These memories came back as I drove through the beautiful moonlight. It would be a perfect evening, I thought, to climb the tower again. I had to drive on to the next village where my son worked in the local pub. It's a lovely old inn with white walls and thatch. All the way, I debated the idea with myself. Cars are great places for talking to yourself. I often have some of my most intelligent conversations when there's no-one else around to answer me back. It was a mad idea of course. It was one thing getting into trouble for trespassing in your twenties, but a completely different thing when you're a responsible forty five year old. Not to mention bringing a sixteen year old along with you. A crazy idea.
My son got in. As usual, he smelt of David Beckham aftershave and chip oil in equal measure. I'm not sure which one's worse. As we drove along he bombarded me with his thoughts on tomorrow's football. How Arsenal had dramatically improved since signing Ozil. At first, I misheard him and thought he said Worzel. This conjured up a wonderful image of a scarecrow running into the penalty box and booting the ball into the goal, straw flying this way and that around the Emirates.
The car drew level with the lay-by and the tower.
A crazy idea.
Without thinking, I pulled over. Maybe it was something to do with the moon.
'What are we doing Dad? Are we going to bury a body?'
'Just come with me. And keep quiet.'
We climbed the same gate that my friend and I had clambered over twenty-odd years ago. There was the field rising towards the clump of gorse bushes. No sheep. No tractor. No grandfather clocks. We started walking. My son took the situation very seriously and decided to demonstrate his prowess in flatulence. Instead of the usual guffaws, he was met with a stern reprimand. 'This is private land. I don't want to get caught!'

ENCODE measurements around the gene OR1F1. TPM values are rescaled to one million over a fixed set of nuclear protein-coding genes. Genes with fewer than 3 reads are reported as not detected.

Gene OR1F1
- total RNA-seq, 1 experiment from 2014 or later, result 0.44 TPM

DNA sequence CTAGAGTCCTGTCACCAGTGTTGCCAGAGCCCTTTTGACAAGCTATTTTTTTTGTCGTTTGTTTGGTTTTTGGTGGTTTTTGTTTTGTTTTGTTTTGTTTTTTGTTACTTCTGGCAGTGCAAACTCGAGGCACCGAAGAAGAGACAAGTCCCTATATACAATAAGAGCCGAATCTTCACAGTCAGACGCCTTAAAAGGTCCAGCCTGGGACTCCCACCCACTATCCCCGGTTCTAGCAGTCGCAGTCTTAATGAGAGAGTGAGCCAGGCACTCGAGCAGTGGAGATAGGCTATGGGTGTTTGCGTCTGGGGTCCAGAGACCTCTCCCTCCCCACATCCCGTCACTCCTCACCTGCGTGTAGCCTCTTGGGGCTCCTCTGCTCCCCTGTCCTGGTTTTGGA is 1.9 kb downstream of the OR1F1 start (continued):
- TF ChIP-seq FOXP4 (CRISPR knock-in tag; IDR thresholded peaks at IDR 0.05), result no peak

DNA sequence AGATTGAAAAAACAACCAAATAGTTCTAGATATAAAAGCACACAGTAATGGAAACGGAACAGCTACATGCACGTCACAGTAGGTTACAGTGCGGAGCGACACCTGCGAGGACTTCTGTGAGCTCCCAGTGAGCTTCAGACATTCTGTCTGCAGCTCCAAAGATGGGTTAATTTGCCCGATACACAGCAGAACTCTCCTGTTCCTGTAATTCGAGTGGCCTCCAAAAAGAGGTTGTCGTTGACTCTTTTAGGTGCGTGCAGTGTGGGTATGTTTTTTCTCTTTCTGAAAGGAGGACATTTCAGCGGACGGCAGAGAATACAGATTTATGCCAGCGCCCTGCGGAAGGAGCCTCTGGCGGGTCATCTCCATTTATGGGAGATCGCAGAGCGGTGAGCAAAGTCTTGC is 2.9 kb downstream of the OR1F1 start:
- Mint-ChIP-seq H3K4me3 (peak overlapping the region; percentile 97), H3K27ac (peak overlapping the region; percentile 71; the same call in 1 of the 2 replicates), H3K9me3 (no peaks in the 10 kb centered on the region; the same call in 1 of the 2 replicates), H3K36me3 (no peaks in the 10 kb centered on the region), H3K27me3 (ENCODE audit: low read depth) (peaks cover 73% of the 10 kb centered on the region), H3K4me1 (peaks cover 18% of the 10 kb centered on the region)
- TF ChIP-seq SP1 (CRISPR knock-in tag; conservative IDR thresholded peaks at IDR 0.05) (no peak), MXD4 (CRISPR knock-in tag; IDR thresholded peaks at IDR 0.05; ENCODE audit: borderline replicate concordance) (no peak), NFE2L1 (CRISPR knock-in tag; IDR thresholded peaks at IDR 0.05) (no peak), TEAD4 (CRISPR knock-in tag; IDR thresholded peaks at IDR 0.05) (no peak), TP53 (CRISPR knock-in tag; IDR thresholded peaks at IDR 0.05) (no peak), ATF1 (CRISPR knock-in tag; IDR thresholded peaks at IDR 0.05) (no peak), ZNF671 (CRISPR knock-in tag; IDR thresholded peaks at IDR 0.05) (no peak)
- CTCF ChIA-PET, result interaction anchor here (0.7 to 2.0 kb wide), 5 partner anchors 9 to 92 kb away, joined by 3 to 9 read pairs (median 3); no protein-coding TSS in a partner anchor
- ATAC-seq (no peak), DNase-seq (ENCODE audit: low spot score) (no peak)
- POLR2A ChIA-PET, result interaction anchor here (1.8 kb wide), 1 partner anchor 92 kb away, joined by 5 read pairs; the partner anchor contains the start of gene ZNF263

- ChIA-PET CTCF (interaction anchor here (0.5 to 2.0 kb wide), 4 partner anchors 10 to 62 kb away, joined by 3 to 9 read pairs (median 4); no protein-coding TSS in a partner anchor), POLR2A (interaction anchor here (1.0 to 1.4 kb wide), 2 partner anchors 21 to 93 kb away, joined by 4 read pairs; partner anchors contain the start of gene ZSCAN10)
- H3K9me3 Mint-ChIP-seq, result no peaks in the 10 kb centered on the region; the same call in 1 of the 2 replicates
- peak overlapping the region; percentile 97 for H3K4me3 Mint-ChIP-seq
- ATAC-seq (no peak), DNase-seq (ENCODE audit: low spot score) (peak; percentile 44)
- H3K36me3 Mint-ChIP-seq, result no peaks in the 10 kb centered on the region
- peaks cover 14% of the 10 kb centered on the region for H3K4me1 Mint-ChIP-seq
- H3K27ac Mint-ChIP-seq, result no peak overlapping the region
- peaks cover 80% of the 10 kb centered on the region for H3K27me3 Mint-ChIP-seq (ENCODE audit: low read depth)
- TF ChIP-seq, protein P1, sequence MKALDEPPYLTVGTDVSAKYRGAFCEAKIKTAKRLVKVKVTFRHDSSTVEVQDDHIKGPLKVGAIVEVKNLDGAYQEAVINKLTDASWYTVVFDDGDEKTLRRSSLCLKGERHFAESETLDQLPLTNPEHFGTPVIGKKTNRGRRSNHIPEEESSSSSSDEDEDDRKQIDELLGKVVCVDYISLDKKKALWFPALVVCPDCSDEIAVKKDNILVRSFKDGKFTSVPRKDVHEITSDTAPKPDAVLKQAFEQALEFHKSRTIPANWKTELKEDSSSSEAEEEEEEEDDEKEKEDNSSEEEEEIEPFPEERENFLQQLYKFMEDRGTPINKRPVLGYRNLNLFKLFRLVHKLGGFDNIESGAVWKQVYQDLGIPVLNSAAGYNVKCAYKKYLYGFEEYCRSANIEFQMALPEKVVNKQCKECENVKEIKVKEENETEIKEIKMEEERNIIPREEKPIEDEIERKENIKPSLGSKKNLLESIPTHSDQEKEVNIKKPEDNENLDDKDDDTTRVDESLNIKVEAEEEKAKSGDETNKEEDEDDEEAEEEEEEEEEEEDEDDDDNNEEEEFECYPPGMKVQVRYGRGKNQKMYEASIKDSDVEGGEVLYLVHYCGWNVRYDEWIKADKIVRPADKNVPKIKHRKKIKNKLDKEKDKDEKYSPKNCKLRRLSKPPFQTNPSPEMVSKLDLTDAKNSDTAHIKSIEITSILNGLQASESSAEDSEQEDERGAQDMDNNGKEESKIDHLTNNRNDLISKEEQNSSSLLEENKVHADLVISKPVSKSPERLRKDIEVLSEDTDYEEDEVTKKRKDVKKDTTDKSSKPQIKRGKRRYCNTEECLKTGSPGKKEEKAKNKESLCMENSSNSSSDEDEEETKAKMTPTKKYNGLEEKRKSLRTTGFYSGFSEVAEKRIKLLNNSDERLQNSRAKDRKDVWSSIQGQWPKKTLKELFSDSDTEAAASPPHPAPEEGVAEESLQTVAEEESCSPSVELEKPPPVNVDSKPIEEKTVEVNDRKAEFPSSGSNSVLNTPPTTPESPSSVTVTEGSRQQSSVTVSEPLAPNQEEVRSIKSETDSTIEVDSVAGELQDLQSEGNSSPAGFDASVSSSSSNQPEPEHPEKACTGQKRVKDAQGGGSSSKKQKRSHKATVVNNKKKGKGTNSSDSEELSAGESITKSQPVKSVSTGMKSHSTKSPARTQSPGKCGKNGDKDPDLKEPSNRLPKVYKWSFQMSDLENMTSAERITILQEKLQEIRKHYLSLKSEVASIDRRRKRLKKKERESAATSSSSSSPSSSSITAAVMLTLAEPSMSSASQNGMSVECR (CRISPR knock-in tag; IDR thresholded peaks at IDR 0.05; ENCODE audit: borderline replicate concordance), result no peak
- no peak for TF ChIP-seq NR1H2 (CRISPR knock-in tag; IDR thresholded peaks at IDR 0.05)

By the time we'd reached the gorse I was completely exhausted. New fences of treacherous barbed wire criss-crossed the field. More baffling, I couldn't see the tower. But I didn't want to give up. We hurdled the last of the barbed wire and I managed to alter the design of my jeans with a brand new vent. For the first time in decades, I probably looked halfway fashionable. My son had climbed at a spot where a cattle trough was on the other side. 'Careful' I said just as he stepped right into it. He cursed loudly but at least it would help to tone down the smell of David Beckham and chip oil.
I stepped further forward into the moonlit wonderland. Something was badly wrong. I couldn't see the tower. Plastic labels hung down from the barbed wire. Even in the moonlight, I could make out what the lettering on them said: You Are Being Watched and a picture of a pair of binoculars. I scanned the trees half-expecting to see CCTV cameras recording my every move. I climbed another fence. Then I saw it: the tower making a silhouette amongst a wiry clump of trees that I didn't remember seeing before. To reach it we'd have to cross a field of what looked like sweetcorn in a horror film growing before us. Thick, impenetrable stuff that would be exhausting to get through. The car already felt like a very long way behind us. As did the carefree past with its freedom, hair and spontaneity.
A dog began barking. It sounded very close.